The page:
Triple S Alarm Company Inc v. Westfield Insurance Company

Filing 7

ORDER denying 3 Defendant's motion for a stay pending arbitration, and holding in abeyance Defendant's Motion to Dismiss, which the Court treats as a motion for summary judgment pending Plaintiff's supplemental response. Plaintiff has up to and including 14 days from entry of this order in which to file a supplemental response. Signed by Judge Susan Webber Wright on 3/22/11. (kpr)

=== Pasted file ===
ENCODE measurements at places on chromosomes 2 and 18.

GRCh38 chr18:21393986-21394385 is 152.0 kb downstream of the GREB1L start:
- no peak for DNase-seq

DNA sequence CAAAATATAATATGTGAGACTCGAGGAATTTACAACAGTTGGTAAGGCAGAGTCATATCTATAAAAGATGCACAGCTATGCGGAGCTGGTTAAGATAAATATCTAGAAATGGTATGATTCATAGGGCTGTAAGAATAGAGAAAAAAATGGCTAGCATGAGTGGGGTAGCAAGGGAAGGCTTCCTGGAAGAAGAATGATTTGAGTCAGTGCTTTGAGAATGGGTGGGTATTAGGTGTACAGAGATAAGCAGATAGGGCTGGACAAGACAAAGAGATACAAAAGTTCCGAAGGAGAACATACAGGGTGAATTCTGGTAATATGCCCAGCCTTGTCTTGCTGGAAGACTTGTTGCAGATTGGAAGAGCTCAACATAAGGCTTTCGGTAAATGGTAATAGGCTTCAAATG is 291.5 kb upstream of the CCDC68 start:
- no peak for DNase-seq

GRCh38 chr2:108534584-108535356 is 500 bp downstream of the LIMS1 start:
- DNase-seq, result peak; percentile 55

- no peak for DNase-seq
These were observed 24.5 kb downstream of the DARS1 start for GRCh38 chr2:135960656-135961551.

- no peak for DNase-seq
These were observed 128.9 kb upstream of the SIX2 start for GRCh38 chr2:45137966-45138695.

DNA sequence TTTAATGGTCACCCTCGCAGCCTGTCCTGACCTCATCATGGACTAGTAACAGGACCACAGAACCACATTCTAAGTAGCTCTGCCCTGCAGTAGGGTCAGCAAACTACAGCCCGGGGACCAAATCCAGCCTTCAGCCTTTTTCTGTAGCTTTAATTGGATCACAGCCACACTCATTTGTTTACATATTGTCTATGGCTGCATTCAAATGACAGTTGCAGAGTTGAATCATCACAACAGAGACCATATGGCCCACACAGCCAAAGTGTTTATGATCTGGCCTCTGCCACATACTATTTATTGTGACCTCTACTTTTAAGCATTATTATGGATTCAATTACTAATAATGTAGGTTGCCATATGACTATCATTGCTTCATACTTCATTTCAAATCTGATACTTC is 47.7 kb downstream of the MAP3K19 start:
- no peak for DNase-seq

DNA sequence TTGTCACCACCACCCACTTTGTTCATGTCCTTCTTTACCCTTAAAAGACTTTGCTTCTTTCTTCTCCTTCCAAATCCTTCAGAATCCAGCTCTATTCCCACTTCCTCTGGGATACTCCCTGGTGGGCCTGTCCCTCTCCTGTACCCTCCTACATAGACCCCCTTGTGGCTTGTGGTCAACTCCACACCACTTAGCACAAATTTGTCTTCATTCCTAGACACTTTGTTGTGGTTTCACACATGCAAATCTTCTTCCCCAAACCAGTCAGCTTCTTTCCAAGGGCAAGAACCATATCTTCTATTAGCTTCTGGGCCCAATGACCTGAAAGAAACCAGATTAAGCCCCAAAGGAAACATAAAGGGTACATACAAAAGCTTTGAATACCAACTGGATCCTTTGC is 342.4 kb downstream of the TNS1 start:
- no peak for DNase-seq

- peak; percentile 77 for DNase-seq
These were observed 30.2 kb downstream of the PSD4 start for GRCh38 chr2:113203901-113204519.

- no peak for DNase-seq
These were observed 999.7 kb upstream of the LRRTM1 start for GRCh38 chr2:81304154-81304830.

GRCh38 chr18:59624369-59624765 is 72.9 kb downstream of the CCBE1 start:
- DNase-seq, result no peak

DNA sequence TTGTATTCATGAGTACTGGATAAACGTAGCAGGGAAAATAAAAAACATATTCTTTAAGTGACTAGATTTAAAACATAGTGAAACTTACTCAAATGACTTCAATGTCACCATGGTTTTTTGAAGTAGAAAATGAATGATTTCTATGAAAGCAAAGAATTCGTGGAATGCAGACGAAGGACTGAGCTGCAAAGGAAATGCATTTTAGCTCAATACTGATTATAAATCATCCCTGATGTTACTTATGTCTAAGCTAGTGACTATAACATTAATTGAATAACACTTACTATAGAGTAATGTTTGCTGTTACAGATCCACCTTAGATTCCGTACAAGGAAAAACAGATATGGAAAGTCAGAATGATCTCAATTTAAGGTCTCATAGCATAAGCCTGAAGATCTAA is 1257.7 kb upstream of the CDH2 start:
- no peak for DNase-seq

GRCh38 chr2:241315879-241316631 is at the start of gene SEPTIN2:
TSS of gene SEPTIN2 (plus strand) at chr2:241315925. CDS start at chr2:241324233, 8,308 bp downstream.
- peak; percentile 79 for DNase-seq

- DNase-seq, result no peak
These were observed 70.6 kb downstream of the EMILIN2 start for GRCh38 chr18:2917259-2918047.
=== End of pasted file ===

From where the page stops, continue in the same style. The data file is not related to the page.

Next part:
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Triple S Alarm Company Inc v. Westfield Insurance Company Doc. 7 IN THE UNITED STATES DISTRICT COURT EASTERN DISTRICT OF ARKANSAS WESTERN DIVISION UNITED STATES OF AMERICA, for the use and benefit of TRIPLE S ALARM CO., INC. Plaintiff VS. WESTFIELD INSURANCE COMPANY Defendant * * * * * * * * * * * * * * NO: 4:10CV01505 SWW ORDER Triple S Alarm Co., Inc. ("Triple S") brings this action against Westfield Insurance Company ("Westfield") pursuant to the Miller Act, 40 U.S.C. 3131-3133. Before the Court is Westfield's motion to dismiss or, alternatively, to stay pending arbitration (docket entry #3) and Triple S's response in opposition (docket entry #4). After careful consideration, and for reasons that follow, the motion to stay is denied, and the Court will treat the motion to dismiss as a motion for summary judgment. Triple S has up to and including fourteen days from entry of this order in which to file a supplemental response regarding the timing of its notice required under 40 U.S.C. 3133(b)(2). Background Dockets.Justia.com The following facts are taken from the complaint. Westfield, as surety, and Cooley Constructors, Inc. ("Cooley"), as principal and general contractor, provided a payment bond for a federal works project ("the Project") at the Little Rock Air Force Base.1 Cooley subcontracted work to James Electric, Inc. ("James Electric"), which in turn contracted with Triple S. Triple S fully performed, but James Electric failed to pay Triple S the amount due under the subcontract. By letter dated January 28, 2010, Triple S notified Westfield that it had provided labor and equipment for the Project, pursuant to a subcontract with James Electric, and that James Electric failed to pay the amount due. The letter reads as follows: RE: Bond #0042525 To Whom it May Concern, Triple S Alarm provided labor and equipment to install a fire alarm system and Mass Notification System for BRAC C-130 Little Rock Air Force Base, Jacksonville[,] Arkansas, under contract to James Electric[,] Inc., subcontractor to the general contractor, Cooley Constructors, Inc. Our contract was for $32,530 and Triple S Alarm Co., Inc. has not been paid one dime. Triple S Alarm Co., Inc. is filing a claim against Bond #0042525 to receive payment. Attached is the information we sent to Cooley Constructors Inc. as submitted to James Electric Inc. Please respond as soon as possible. Compl., Ex. B-1. A letter to James Electric from Robert K. Cooley, dated February 4, 2010, states in part as follows: Before any contract of more than $100,000 may be awarded for the construction of a public work of the federal government, the Miller Act requires that a person furnish the government a payment bond "with a surety satisfactory to the officer for the protection of all persons supplying labor and material in carrying out the work provided for in the contract for the use of each person." 40 U.S.C. 3131(b)(2). 1 Triple S made a request for our bonding company. Ours is Westfield Insurance . . . . James Electric's bonding company is Granite Re'. However, in such an instance where Triple S is responsible for causing financial damage well in excess of its contract amount, it seems that it would be more appropriate for James to provide Cooley Constructors with copy of Triple S liability insurance certificate to explore if there is any coverage for the damages caused in excess of contract balances. Compl., Ex. B-2 (emphasis added). On October 14, 2010, Triple S commenced the present action, asserting a claim under the Miller Act to recover under the payment bond.2 Motion to Dismiss Before any contract of more than $100,000 may be awarded for the construction of a public work of the federal government, the Miller Act requires that a person furnish the government a payment bond "with a surety satisfactory to the officer for the protection of all persons supplying labor and material in carrying out the work provided for in the contract for the use of each person." 40 U.S.C. 3131(b)(2). Subcontractors who furnish material or labor on federal construction work may sue on a payment bond, provided that certain notice requirements are met. In support of its motion to dismiss under Rule 12(b)(6) of the Federal Rules of Civil Procedure, Westfield asserts that Triple S failed to comply with the Miller Act's notice provision, which imposes a 90-day notice requirement as a prerequisite to bringing suit to recover on a payment bond furnished by a general contractor: A person having a direct contractual relationship with a subcontractor but no contractual relationship, express or implied, with the contractor furnishing the payment bond may bring a civil action on the payment bond on giving written notice "The Miller act creates a federal cause of action on a payment bond, which is separate and distinct from state law breach of contract actions, allowing persons 3 2 to the contractor within 90 days from the date on which the person did or performed the last of the labor or furnished or supplied the last of the material for which the claim is made. The action must state with substantial accuracy the amount claimed and the name of the party to whom the material was furnished or supplied or for whom the labor was done or performed. The notice shall be served-(A) by any means that provides written, third-party verification of delivery to the contractor at any place the contractor maintains an office or conducts business or at the contractor's residence; or (B) in any manner in which the United States marshal of the district in which the public improvement is situated by law may serve summons. 40 U.S.C. 3133(b)(2). Westfield asserts that Triple S failed to comply with the notice requirement by (1) sending written notice of its claim to Westfield, rather than Cooley and (2) failing to give notice of its claim within 90 days from the date on which it performed the last labor or furnished the last material for which its claim is made. In response, Triple S points to the February 4, 2010 letter in which Robert K. Cooley acknowledged that Cooley received the written notice Triple S mailed to Westfield. According to Triple S, Cooley's actual receipt of the notice satisfies the Miller Act. The Court finds that because Cooley Constructors actually received Triple S's written notice, originally sent to Westfield, dismissal is not warranted based on a defect in the method of service. See Fleisher Engineering & Construction Co. v. United States, 311 U.S. 15, 19, 61 S. Ct. 81, 83 (1940)("In the face of . . . receipt [of actual notice by the contractor], the reason for the particular mode of service fails. It is not reasonable to suppose that Congress intended insist on an idle form. Rather, we think that Congress intended to provide a method which would afford sufficient proof of service when receipt of the required written notice was not shown."). The Court further finds that the content of the notice, which states the amount claimed and the 4 name of the party (James Electric) to whom the material was furnished or supplied or for whom the labor was done or performed, contains the information required under 3133(b)(2). As for the timing of the notice, Triple S alleges in its complaint that it last furnished labor or materials for which its claim is made on November 17, 2009, thus making its written notice, received by Cooley Constructors on or before February 4, 2010, timely. Attached to the complaint is a copy of a document with the heading "technical service order," which indicates that on November 17, 2009, between 9:00 a.m. and 12:00 p.m., Triple S performed work at the Little Rock Air Force Base, in response to a request by James Electric to relocate a shut down button. Compl., Ex. C. Westfield disputes that November 17, 2009 marks the last day that Triple S performed under its subcontract with James Electric because the work it performed that day was merely warranty work, beyond the scope of the subcontract. According to Westfield, the last day that Triple S furnished supplies or labor under its contract with James Electric was in or about September 2009, approximately four months before it received the written notice. Westfield submits an affidavit by Robert K. Cooley, which states, "The Project was completed and accepted by the owner on or about September 29, 2009, at which time the warranty period for the project began." Docket entry #3, Ex. A. The Court is without sufficient information to determine whether the labor furnished by Triple S on November 17, 2009 was performed pursuant to its contract with James Electric, or whether the work was merely for the purpose of correcting or repairing defects in work already performed. Because timely notice is a condition precedent to the right of action on a payment bond, the Court will consider Cooley's affidavit and hereby notifies Triple S that the Court 5 will treat Westfield's motion to dismiss as one for summary judgment.3 Triple S will have fourteen days from the entry date of this order in which to file a supplemental response. Motion for Stay Pending Arbitration Westfield moves to stay this action pending ongoing arbitration proceedings between James Electric and Cooley. "[A] district court has discretion to stay `third party litigation [that] involves common questions of fact that are within the scope of the arbitration agreement' in the Construction Contract." AgGrow Oils, L.L.C. v. National Union Fire Ins. Co. of Pittsburgh, PA 242 F.3d 777, 782 (8th Cir. 2001)(quoting Contracting Northwest, Inc. v. City of Fredericksburg, 713 F.2d 382, 387 (8th Cir.1983) and citing American Home Assurance Co. v. Vecco Concrete Constr. Co., 629 F.2d 961, 964 (4th Cir.1980)). Pending arbitration should be given priority to the extent it is likely to resolve issues material to this lawsuit. On the other hand, "issues such as the risk of inconsistent rulings, the extent to which parties will be bound by the arbitrators' decision, and the prejudice that may result from delays must be weighed in determining whether to grant a discretionary stay, and in fashioning the precise contours of any stay." AgGrow, 242 F.3d at 783(citations omitted). In support of its motion, Westfield simply asserts that "[i]n order to determine the merits of [Triple S's] claims, it will be necessary to first establish what, if anything, is owed to [James Electric]." Docket entry #3, at 8. Westfield does not explain how Triple S's right to recover under the payment bond is contingent on what is owed to James Electric, or how arbitration is likely to resolve issues material to this lawsuit. Nor does Westfield address the factors, listed See Fed. R. Civ. P. 12(b) ("When matters outside of the pleadings are presented to and not excluded by the court, the motion shall be treated as one for summary judgment and disposed of as provided in Rule 56."). 6 3 above, which must be considered in deciding whether a case should be stayed pending arbitration between non-parties. Based on the current record, the Court cannot find that a stay is warranted. IT IS THEREFORE ORDERED that Defendant's motion for a stay pending arbitration (docket entry #3) is DENIED, and Defendant's motion to dismiss (docket entry #3), which the Court treats as a motion for summary judgment, is held in abeyance pending Plaintiff's supplemental response. Plaintiff has up to and including fourteen days from entry of this order in which to file a supplemental response. IT IS SO ORDERED THIS 22nd DAY OF MARCH, 2011. /s/Susan Webber Wright UNITED STATES DISTRICT JUDGE 7